Last February, I wrote a post about President Obama versus the conventional wisdom machine, arguing that "the assumption the new presidency would transform the political process, usher in an era of unprecedented citizen empowerment and decimate the old conventional wisdom-making machinery, has been undermined by the reality of entrenched power structures, deep-seated rivalries, die-hard habits and Beltway business as usual."
I've been making some version of that argument since Democrats took power. My fundamental case is that political and policy battles are primarily about messaging, about shaping public perceptions; that despite widespread Internet triumphalism in the wake of the 2008 campaign, 'old' media mechanisms are not only relevant, but potent; and that Obama's victory was predominantly the result of a well-conceived and executed traditional campaign strategy (i.e. creating effective positive and negative message frames and adhering to them).
On the first premise, that all political endeavors -- whether campaigns or policy rollouts -- are primarily about messaging, I discussed the online implications in a December '08 essay:
The pyramid of Internet political functions consists of message (communications), money (fundraising) and mobilization. Atop that pyramid sits communications. Message drives money and triggers mobilization. Devoid of a compelling message to spur their use, the most advanced web tools will lie fallow. The impetus to use technology is always external to the technology; the impulse to connect and contribute begins with the inspiration to do so and the inspiration derives from the message.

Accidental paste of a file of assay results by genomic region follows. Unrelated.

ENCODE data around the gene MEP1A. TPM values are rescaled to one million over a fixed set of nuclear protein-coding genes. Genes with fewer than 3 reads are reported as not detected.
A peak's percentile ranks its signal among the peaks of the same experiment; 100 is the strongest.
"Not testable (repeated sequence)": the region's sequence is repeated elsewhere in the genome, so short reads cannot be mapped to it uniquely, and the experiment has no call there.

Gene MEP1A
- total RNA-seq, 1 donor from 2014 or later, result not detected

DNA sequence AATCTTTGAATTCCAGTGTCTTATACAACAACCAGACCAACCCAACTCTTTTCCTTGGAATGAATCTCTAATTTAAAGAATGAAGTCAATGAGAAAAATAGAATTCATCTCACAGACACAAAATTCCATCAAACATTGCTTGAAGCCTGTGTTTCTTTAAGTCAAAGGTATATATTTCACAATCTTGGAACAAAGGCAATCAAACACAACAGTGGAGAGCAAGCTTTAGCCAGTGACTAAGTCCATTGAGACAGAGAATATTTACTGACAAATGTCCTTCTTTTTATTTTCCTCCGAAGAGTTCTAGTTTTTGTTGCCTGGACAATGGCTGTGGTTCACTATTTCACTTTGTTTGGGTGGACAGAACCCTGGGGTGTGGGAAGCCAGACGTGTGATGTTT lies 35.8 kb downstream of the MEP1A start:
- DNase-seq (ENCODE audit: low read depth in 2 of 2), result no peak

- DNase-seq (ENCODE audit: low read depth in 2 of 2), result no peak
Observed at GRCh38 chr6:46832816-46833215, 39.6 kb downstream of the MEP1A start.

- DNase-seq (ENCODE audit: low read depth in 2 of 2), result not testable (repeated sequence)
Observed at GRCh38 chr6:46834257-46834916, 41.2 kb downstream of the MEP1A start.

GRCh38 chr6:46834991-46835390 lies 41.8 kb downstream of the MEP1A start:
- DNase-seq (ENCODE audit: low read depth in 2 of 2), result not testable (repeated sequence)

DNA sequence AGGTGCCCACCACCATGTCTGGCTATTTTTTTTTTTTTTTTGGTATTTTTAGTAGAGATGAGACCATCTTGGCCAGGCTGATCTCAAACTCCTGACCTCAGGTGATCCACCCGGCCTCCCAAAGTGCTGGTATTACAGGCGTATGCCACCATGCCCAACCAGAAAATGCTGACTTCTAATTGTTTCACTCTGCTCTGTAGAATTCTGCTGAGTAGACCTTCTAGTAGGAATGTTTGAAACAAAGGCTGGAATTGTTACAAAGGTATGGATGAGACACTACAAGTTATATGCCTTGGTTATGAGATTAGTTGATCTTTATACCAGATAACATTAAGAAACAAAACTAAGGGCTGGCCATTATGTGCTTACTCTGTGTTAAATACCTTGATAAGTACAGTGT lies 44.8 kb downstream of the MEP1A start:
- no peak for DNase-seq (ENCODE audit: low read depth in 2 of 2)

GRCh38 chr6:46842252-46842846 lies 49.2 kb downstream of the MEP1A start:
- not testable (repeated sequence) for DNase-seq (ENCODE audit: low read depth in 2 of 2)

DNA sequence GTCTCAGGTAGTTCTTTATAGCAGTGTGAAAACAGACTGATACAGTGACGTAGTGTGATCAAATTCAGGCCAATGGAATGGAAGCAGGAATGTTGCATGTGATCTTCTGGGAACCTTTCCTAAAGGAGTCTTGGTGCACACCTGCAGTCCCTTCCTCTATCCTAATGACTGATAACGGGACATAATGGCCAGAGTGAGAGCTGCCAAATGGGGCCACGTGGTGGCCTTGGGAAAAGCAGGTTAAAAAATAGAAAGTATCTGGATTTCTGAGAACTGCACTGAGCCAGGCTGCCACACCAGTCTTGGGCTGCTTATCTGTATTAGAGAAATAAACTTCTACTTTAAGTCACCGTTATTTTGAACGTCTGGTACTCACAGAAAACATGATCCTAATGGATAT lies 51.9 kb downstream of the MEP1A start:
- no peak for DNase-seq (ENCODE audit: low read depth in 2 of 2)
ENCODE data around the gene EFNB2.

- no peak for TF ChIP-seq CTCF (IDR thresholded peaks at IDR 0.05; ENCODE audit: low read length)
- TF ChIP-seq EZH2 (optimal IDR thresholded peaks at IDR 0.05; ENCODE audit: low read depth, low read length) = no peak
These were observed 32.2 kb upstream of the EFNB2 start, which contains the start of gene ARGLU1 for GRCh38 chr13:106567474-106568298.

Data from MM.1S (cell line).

I expanded on the second premise (that established messaging tactics and mechanisms are still a force to be contended with) in the February post referenced above:
A striking fact about the current political environment is that despite the ground-breaking Democratic victory on November, the new administration is dealing with an oddly familiar political brew: the "liberal media" mantra is rekindled, conservative talk radio (i.e. anti-liberal radio) is resurgent, Rush Limbaugh is more relevant than ever, Ann Coulter is once again doing the network rounds, and if online commentary over the past month is any indication, many progressives still feel disconnected from the levers of power.... The dynamics and tensions of the past decade remain firmly in play: rightwing noise machine (albeit denuded) versus progressive activists, old-school pundits and politicians versus online powerhouses, netroots versus DLC, frustrated outsiders versus back-scratching insiders, partisanship versus bi/post-partisanship, media versus bloggers, and so on. Democrats would do well to note how unpredictably the Conventional Wisdom Machine has operated (or how predictably for those who are less sanguine about the fungibility of a web-fueled grassroots campaign).
On the third premise, that Obama won because he mastered old-school politics, I wrote:
The truth is that the Obama campaign was a triumph of integration more than technological innovation. It was the wildly successful marriage of time-tested political strategies and tactics, executed with acumen and discipline, seamlessly combined with cutting-edge technology and tied together with an empowering grassroots message. With a brilliant candidate at the helm. That, in itself, was innovative.